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During real time operations the F-16CM uses various weapons and targeting equipment. The weapon of choice used by the 14th FS is the AGM-88 High Speed Anti-Radiation (HARM) missile. It’s a supersonic air to ground missile designed to seek and destroy enemy radar-equipped air defence systems. This includes emissions from surface-to-air missiles, radar gathered anti-aircraft artillery and any type of radar or electronic waveform. It’s equipped with an internal and GPS guidance system that homes in on any radar emissions. The HARM is built to impact a target to give it a shock and aww not fully destroy it, the pilots from the 14th FS expect that at some stage that threat will keep on persisting until fully destroyed. In order to do that then the 14th FS engage in Destructive SEAD, which is that is taking a weapon of a higher class whether it be a 500 pound bomb whether it be GPS aided or laser guided and using that to destroy and enemy SAM system.

Sophisticated targeting is also as important as the weapons employed on the F-16CM that is operated in the SEAD role. With the aircraft a Harm Targeting System (HTS) which is a sensor that hangs on the nose of the F-16, that allows the pilots to receive the electrons coming from a surface to air missile site, and then process that information to gather a designated area to target and employ which weapon is useful in performing a strike against that site.

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When performing that destructive SEAD role the F-16 will employ an advanced targeting pod usually held on a hard-point underneath chin on the air intake of the F-16. This pod is usually the AAQ-33/SE Sniper Pod, the sniper pod gives an unrivalled capability as it gives improved algorithms enabling the pilot to engage moving targets. It’s two-way data link can share video coordinates imagery with a Joint Terminal Controller (JTAC) who has Link-16 compatible ROVER terminal which is a Remote Operated Video Enhanced Receiver. This enables the pilot the ability to receive and view imagery annotated with target details and co-ordinates from the JTAC.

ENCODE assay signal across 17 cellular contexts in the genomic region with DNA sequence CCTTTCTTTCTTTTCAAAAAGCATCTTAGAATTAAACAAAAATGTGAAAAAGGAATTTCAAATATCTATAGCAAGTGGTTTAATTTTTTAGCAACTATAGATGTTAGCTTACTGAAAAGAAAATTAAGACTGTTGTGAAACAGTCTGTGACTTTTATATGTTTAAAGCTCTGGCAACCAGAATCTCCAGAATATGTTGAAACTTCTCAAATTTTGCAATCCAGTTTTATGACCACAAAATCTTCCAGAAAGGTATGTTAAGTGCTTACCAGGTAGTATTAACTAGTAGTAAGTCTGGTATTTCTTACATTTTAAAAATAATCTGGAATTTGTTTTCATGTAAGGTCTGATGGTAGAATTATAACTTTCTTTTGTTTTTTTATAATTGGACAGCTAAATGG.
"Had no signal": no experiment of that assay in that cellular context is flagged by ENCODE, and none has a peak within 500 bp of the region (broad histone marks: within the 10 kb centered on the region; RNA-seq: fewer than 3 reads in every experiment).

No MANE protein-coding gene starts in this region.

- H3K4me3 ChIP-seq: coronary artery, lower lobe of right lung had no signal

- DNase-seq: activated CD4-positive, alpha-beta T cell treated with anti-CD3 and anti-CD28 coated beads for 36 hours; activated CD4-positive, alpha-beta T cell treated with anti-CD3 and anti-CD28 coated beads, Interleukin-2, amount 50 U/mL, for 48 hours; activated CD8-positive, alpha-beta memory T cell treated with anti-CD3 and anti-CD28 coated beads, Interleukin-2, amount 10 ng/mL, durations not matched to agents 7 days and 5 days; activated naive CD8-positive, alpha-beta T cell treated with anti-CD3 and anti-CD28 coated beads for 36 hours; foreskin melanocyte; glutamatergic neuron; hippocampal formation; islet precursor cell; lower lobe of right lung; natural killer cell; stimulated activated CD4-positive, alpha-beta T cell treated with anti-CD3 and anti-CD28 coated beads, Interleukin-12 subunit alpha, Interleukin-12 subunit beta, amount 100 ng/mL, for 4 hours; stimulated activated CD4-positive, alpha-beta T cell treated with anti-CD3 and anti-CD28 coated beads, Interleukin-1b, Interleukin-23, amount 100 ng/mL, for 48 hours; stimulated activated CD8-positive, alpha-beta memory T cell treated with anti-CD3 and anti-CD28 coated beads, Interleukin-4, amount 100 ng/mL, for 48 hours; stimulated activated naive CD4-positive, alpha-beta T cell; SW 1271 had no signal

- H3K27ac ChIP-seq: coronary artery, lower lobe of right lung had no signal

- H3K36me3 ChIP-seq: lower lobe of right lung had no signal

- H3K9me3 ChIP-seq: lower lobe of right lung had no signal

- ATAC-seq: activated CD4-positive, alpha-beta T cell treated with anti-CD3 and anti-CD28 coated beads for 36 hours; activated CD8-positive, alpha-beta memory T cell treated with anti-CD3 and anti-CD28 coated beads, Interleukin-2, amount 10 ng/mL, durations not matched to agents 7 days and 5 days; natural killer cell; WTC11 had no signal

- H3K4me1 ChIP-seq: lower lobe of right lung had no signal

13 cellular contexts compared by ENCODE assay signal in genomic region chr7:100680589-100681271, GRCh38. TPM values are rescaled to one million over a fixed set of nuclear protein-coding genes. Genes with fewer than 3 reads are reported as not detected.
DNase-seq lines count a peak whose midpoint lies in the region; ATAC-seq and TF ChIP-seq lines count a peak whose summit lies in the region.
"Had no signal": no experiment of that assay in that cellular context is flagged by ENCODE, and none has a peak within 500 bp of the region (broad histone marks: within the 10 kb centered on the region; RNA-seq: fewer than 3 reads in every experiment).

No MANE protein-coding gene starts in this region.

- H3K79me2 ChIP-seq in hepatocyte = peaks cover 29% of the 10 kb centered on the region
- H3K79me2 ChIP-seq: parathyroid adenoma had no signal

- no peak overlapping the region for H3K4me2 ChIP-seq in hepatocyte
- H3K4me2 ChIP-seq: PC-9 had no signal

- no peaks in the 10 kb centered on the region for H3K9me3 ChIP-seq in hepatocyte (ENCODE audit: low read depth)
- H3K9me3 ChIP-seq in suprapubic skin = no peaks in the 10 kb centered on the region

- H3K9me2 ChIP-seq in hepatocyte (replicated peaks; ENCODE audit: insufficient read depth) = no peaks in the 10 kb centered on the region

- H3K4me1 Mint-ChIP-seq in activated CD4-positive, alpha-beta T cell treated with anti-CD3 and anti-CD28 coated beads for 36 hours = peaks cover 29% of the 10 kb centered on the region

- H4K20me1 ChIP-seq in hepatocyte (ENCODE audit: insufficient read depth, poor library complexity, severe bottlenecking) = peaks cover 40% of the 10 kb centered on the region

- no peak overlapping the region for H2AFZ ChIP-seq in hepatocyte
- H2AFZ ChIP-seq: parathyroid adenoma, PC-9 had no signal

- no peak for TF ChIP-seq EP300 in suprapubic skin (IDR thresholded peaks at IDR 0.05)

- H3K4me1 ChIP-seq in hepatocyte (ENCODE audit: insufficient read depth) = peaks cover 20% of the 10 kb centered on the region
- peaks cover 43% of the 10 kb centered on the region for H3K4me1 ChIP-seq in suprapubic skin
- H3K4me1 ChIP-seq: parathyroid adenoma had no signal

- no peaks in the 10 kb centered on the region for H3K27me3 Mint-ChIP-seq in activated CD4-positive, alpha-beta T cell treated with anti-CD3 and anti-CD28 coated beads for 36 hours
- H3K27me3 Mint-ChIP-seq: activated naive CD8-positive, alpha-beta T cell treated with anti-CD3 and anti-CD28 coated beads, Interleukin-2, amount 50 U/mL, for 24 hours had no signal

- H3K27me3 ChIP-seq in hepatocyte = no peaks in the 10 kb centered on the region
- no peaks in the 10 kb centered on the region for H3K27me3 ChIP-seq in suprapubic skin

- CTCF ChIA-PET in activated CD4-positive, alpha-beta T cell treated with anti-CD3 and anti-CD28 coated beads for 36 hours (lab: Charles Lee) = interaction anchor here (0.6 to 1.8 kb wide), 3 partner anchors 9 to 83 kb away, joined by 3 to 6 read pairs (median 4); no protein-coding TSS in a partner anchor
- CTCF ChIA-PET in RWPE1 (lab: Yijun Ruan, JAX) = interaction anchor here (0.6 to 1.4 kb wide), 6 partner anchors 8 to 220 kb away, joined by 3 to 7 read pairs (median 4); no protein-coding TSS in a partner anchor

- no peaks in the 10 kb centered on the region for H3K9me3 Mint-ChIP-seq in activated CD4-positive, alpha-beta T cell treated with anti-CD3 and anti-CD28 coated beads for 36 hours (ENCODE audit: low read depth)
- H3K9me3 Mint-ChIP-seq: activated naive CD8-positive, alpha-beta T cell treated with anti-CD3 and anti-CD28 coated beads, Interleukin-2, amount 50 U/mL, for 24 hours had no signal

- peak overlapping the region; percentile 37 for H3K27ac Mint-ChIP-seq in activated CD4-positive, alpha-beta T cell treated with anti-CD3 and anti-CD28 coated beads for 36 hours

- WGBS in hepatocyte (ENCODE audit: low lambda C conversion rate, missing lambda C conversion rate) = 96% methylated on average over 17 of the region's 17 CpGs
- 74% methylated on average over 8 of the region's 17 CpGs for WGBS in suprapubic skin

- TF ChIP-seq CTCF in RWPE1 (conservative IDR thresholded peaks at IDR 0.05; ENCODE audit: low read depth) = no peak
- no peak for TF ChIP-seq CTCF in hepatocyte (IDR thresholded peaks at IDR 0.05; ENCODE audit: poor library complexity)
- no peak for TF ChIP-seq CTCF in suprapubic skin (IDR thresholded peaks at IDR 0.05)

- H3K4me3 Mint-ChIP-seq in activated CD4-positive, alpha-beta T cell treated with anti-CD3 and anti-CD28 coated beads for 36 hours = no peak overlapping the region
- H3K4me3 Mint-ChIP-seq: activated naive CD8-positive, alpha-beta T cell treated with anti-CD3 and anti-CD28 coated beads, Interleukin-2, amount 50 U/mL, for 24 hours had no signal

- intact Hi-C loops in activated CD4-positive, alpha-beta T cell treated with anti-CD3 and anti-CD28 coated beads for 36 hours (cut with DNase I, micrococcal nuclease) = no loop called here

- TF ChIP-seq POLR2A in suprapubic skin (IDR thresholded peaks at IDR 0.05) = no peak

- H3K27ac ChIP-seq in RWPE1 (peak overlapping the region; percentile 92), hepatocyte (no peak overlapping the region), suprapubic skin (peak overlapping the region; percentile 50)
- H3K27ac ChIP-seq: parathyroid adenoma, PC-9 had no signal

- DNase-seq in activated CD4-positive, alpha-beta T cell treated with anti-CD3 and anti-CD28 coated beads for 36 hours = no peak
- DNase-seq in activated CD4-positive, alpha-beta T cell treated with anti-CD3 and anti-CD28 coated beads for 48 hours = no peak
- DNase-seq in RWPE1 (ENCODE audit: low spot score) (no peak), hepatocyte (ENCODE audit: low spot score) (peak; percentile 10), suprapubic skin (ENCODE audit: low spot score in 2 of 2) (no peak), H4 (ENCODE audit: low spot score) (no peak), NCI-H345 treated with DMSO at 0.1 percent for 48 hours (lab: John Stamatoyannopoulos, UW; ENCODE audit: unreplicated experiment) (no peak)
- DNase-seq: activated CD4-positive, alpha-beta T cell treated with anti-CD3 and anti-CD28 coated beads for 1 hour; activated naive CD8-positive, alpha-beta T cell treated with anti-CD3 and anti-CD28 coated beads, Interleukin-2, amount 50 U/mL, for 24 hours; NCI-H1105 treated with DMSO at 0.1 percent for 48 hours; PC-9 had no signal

The Way of the Samurai

Pitch Black has been an invaluable exercise for participating units to get a look at how the United States Air Force and in particular the 14th Fighter Squadron prepare, plan and conduct the SEAD role.

The Samurai were a social class that were treated as warriors cast apart of the Japanese culture. Samurai translated into the english language refers to or is basically translated to “those who serve” or “to Serve and Attend”.


The United States Air Force Pacific Forces 14th Fighter Squadron ‘Samurais’ are fulfilling that translation in todays modern world. They train in a unique role which one could say is a more dangerous and unpredictable role within the various elements that make up the force structure within the USAF. Those members of the 14th FS carry on that unique privilege of being called the Wild Weasels a unit that is the first in to protect others, or as the translation of the word Samurai suggests “to Serve and Attend” in providing a protection for those who need it. They give up their time to serve their nation and people to conduct quite possibly one of the most dangerous roles within the USAF, all in order to protect those that are their fellow countrymen and allies. Allowing them to go home at night to their families, even those that are deployed away from theirs in the Top End of Australia.

APD would like to thank:

USAF Lt.Col Mark ‘Chainsaw’ Heusinkveld. RAAF SQNLDR Skye Smith. RAAF SQNLDR Gavin Briggs. RAAF FLTLT Darren Carruthers. 

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Jaryd Stock
Jaryd Stock is based in Sydney Australia. He has been a die-hard aviation enthusiast from a young age when he was chauffeured around by his father to various airshows and airports around Australia. At his first Airshow he witnessed the awesomeness of a General Dynamics F-111C and immediately fell in love with aviation.

Jaryd picked up a camera at a young age and has never looked back. He now combines photography and writing to highlight "Downunder" aviation; especially U.S. DoD units. Jaryd uses Nikon cameras and lenses.